It’s official: After years of claiming that its operating systems were immune to viruses, worms and other malware, Apple has conceded that its Mac computers are indeed susceptible to the threats which permeate the internet.
Rising to this challenge, Phoenix Software is introducing antivirus and Internet security solutions for Mac to the South African market over the next few weeks.
According to Brad Stein, head of the Apple Mac division at Phoenix Software in South Africa, Apple’s popular Mac OS-X was long considered to be outside the interests of the writers of viruses, Trojans and other malicious code.
“However, as Apple computers grow in popularity, miscreants have recognised the opportunity which is presented by an almost completely undefended segment of the online population – the millions of Apple users,” he says.
Finding a worm in your Apple has become a distinct possibility, one which even Apple itself has had to admit to. Stein says that despite initial (and lasting) reluctance to do so, the company has publicly recognised the virus and malware threat to its operating system. “This highlights the need to use the best antivirus software to protect computers running Mac OS X,” he notes.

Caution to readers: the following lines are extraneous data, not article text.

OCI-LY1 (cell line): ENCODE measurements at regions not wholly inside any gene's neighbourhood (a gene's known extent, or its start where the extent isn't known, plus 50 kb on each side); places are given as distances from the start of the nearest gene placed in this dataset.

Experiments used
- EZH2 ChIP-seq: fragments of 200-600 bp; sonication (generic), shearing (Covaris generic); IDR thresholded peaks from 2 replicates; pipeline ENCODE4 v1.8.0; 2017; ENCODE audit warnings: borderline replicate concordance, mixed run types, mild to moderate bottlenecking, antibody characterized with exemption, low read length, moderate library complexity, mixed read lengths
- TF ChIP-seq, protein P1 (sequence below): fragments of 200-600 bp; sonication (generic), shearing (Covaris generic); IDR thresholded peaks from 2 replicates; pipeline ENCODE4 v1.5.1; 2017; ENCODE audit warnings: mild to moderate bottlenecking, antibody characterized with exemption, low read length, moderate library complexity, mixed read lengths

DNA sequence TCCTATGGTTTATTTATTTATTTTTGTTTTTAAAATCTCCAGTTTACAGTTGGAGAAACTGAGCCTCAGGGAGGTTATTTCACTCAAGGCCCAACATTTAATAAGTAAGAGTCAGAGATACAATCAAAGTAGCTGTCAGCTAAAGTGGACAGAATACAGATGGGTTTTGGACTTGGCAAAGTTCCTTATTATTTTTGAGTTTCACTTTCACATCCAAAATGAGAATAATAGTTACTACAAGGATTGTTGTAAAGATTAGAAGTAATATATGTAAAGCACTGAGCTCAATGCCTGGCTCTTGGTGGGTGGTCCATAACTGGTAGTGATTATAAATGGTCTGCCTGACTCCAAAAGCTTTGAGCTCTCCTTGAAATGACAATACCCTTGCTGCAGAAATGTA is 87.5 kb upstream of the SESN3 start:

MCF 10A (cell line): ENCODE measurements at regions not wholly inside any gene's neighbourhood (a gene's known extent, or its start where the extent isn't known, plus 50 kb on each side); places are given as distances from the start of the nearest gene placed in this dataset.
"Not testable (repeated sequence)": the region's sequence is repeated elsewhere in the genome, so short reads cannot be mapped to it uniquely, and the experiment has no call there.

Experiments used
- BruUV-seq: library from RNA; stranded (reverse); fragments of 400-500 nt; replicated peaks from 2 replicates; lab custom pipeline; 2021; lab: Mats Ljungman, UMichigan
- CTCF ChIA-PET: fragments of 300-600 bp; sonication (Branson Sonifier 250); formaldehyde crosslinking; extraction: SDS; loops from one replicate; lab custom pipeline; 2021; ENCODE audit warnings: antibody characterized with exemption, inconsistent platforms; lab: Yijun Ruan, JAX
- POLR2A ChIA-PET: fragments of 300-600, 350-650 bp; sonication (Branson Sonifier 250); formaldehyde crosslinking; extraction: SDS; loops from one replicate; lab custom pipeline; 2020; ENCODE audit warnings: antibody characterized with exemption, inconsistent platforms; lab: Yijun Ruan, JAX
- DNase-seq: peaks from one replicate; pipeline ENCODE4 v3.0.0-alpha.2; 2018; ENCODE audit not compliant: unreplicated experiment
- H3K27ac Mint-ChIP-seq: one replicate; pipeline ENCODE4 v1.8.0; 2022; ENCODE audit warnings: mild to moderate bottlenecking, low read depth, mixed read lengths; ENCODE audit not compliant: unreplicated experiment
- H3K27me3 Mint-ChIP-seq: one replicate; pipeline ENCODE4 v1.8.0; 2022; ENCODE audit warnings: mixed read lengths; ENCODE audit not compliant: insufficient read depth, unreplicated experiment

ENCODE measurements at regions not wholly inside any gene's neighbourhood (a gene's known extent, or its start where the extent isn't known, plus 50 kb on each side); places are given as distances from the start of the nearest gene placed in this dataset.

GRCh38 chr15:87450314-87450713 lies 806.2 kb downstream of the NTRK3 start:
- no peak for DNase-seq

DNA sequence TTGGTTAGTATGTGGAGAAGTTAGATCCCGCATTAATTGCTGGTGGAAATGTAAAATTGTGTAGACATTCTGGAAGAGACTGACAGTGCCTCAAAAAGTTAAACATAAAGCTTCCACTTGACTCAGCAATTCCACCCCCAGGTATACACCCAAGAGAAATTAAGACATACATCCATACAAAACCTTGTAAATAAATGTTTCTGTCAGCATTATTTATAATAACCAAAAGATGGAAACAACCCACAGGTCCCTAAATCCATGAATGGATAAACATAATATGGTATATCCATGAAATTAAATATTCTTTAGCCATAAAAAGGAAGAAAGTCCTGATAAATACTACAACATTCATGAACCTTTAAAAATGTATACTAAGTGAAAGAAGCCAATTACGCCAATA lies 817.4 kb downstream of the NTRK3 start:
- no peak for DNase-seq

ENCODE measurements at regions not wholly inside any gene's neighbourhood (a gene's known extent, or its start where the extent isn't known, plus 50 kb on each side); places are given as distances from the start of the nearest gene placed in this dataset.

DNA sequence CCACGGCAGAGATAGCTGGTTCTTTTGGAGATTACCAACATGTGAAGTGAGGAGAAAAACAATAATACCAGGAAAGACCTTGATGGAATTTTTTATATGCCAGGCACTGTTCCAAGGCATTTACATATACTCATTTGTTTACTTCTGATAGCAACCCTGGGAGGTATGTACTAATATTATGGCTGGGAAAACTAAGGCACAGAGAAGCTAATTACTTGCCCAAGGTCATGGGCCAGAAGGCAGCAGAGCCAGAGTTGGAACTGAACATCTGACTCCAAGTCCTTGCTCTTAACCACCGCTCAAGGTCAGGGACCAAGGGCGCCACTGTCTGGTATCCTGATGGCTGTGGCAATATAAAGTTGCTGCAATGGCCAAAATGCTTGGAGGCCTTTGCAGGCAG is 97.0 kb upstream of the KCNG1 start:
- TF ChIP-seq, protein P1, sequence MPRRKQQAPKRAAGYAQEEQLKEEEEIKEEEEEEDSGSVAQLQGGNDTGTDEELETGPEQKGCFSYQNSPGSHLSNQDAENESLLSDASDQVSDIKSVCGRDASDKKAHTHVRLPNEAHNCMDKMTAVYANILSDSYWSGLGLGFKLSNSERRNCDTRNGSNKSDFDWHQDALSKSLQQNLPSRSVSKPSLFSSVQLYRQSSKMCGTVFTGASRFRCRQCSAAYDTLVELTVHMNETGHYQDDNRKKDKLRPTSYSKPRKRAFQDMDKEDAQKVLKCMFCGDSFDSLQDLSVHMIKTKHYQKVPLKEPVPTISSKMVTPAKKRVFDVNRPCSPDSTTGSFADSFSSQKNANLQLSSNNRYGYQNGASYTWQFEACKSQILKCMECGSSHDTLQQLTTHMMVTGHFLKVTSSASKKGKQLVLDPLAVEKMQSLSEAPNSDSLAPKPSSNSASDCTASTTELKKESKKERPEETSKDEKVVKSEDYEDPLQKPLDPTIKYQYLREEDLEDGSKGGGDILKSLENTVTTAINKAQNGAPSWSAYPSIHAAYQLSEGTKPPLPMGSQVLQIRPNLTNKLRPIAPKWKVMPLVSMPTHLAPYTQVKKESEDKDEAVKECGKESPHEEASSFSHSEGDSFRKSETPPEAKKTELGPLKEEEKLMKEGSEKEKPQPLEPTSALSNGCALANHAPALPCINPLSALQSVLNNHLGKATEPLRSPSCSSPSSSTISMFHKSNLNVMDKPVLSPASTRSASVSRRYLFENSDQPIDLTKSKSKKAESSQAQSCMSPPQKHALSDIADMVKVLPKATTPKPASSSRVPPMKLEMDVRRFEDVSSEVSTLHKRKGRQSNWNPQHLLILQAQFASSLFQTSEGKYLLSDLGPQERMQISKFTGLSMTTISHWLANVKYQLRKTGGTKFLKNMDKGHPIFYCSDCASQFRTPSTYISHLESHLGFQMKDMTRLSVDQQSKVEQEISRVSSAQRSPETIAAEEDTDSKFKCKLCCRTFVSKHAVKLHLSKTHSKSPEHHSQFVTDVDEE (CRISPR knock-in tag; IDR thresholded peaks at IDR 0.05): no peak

On the Apple website, the company states that ‘Mac OS X offers a multilayered system of defences against viruses and other dangerous malware,’ which ‘prevents malicious commands from finding their targets’.
Beyond recognising the malware threat, Apple admits that the techniques it includes in Mac OS X aren't enough to fully protect Macs from viruses and malware. The company provides security advice, saying, ‘since no system can be 100 percent immune from every threat, antivirus software may offer additional protection’.
Apple's attitude toward the malware risk in the past has been careless, especially in its TV commercials, suggesting that malware targeting the Mac does not exist. This change in the company's position shows that Apple has realised that the threat is real.
Stein says it is worth noting that malware writers are increasingly focusing their efforts on achieving financial gain from their nefarious activities. “Mac malware is not, therefore, a shortcoming on Apple’s behalf, but rather a factor of opportunism on the part of virus writers,” he says.
Be that as it may, he says it is apparent that Mac owners should protect themselves from potential exposure to Internet-borne threats. “Those threats are the same as the PC-world; key loggers capturing passwords, interruption of business, compromise of sensitive information.”
Furthermore, Stein points to the corporate policy of many companies, which refuse to allow unprotected computers on to their networks. “The fact is that your Apple can act as a vector – it can have a PC virus of which you are unaware, but which can pass on to other PCs via email or data transfer,” he says.